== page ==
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New coordinator Aranda brings experience to UW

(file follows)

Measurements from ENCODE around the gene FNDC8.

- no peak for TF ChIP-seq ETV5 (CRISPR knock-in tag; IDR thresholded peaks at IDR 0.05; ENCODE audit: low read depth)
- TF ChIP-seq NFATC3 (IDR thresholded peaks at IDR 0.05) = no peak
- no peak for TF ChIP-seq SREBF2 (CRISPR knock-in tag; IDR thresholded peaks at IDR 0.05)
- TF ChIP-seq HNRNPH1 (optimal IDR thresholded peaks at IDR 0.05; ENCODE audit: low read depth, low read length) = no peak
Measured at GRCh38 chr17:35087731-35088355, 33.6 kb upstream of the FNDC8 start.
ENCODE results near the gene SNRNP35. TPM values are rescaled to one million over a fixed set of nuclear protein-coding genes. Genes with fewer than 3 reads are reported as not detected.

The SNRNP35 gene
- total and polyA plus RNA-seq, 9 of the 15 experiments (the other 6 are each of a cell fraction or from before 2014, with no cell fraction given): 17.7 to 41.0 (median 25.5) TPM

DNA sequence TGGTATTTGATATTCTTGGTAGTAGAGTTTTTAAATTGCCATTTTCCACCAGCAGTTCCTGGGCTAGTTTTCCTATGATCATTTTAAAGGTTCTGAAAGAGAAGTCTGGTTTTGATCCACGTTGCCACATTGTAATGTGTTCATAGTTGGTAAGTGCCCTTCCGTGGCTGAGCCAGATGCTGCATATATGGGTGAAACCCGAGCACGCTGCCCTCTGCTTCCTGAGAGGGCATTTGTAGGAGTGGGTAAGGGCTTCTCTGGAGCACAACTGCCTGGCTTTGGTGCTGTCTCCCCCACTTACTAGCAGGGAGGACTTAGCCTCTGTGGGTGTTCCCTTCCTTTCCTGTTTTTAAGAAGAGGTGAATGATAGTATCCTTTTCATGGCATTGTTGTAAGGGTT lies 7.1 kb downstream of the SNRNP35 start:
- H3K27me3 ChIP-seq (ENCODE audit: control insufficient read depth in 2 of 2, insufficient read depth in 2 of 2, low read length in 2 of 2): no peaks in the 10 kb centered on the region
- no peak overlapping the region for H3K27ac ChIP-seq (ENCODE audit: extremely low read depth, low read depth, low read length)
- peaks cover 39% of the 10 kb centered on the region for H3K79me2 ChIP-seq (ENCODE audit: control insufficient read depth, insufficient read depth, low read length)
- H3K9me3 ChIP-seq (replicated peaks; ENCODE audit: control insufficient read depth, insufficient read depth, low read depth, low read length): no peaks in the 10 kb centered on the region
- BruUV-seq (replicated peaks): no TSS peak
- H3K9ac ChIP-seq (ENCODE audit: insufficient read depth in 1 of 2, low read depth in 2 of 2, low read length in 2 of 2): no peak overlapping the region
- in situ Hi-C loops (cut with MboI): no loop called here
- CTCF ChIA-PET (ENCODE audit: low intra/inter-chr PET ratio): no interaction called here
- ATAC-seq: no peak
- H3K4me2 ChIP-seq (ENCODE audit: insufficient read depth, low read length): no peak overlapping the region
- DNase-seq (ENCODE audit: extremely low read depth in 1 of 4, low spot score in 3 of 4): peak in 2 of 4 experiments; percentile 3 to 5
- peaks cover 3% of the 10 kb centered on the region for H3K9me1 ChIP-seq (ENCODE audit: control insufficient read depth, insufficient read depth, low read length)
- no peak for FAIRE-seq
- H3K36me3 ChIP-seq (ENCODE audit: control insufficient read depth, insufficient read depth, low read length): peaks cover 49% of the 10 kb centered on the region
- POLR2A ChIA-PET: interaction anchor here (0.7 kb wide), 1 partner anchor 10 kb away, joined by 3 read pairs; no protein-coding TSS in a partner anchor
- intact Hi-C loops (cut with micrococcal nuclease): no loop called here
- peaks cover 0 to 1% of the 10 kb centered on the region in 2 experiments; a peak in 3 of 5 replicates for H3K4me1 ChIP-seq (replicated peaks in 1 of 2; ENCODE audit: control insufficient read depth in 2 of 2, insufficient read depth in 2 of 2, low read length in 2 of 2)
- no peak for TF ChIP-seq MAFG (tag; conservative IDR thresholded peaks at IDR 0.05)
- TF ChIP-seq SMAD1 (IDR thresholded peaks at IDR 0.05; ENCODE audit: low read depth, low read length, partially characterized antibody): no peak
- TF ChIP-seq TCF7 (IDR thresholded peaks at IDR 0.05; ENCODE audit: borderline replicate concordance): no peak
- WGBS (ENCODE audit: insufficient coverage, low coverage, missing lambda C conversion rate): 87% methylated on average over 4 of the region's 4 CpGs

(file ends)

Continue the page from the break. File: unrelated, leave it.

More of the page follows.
first_imgNew defensive coordinator Dave Aranda comes to Wisconsin after just one season at Utah State where the Aggies surrendered just 15.4 ppg.[/media-credit]During his 18 years as a football coach, first-year Wisconsin defensive coordinator Dave Aranda has been with several different schools and in a number of different systems, but one thing has remained constant: His players get to the ball.Aranda has been coaching football for nearly his entire adult life, starting his career in 1995, just a year after graduating from high school. He coached as a graduate assistant all through his college career at California Lutheran. Since then, Aranda has coached at eight different schools and has been a defensive coordinator for five years.Although coaching has now become a part of his life, Aranda didn’t always have his sights set on being a football coach, saying, “it just kind of happened.”Now, Aranda’s defenses are feared because of the pressure he puts on the offense with his intense blitzing packages. The California native credits his high-pressure defensive style to one of his mentors, Greg McMackin.“I was a [graduate assistant] for [McMackin] at Texas Tech and I coached for him at Hawaii. He was a blitz guy and he was a score-touchdowns-on-defense guy, he was a get takeaways type guy and get sacks,” Aranda said. “So those were the type of things that have been kind of imprinted early on. Those are things that we try to impress on people here.”Aranda took McMackin’s fast-paced style of defense and ran with it, becoming one of the most successful defensive coordinators in college football in recent years.In his first season as defensive coordinator at Hawaii in 2010, Aranda’s Warriors led the country with 38 takeaways. Aranda then caught the eye of head coach Gary Andersen at Utah State where he manned the Aggies’ defense in 2012 and turned out the eighth-best defense in the land, allowing just 15.4 points per game.Wisconsin safeties coach Bill Busch, who coached with Aranda under Andersen at Utah State, says it is Aranda’s attention to detail and love for the game that has made him so effective.“The thing that comes to mind first is his great attention to detail in every aspect of the defensive game,” Busch said. “Not just third down, not just first down, pass rush, everything.“He’s a full defensive coordinator. He knows every aspect of every position on the field better than anyone I’ve ever seen. Probably the next thing would be that he is an absolute football rat. Given the choice between a vacation in Belize or watching some NFL film, he’d be watching NFL film. That’s just how he operates and he’s just a great guy to work with.”Aranda now inherits a Wisconsin team that was ranked 17th in points allowed a season ago, giving up an average of 19.1 points per game.The defensive coordinator has already made an impression on his new team and players with his preparation and knowledge of the game.“He’s obviously a really intellectual guy,” fifth-year senior linebacker Tyler Dippel said. “He really knows how to break down an offensive scheme. He really knows how to attack protections and that’s something that you can see in just the past couple of weeks of spring ball.”And while Aranda isn’t the type of coach who will fire players up with his energy and enthusiasm, Busch says he connects with his players through his understanding of the game.“He’s so knowledgable about everything that is going on out there, so automatically the kids just gravitate to him because they all know, because we have such intelligent group of kids here from all positions, that he can make them better,” Busch said.As if the Wisconsin players and coaches didn’t already have enough to rave about when Aranda came to Madison with all of his recent defensive successes, now that they are actually getting to see and play in the new 3-4 defense Aranda has installed they couldn’t be happier.“You see guys coming free like they’ve never come free before,” Dippel said. “The thing about his defense is, I don’t want to say it’s not structured, but it’s not as structured as things we’ve used in the past. Guys have a lot more freedom to go make plays and to go out of their primary gap and go to their secondary gap and do things like that. So, that allows you to make a lot more plays and it’s actually a lot more fun for guys like that.”In just eight years, Aranda went from coaching high school football to coaching the defense of one of the premier programs in the Big Ten. And while the turnover-hungry defensive coordinator has accomplished so much in his career, he has spent too much time preparing himself and his team to look back and reminisce at what he has been able to do.“I guess [looking back at my success] would be something cool to do, but you’ve got to watch the film, you’ve got to get corrections, you’ve got to talk to this kid so he knows how important it is for him to do this or to be that,” Aranda said. “So, there’s always work to be had. It’s a full-time job but I love it. I wouldn’t do anything else.”last_img read more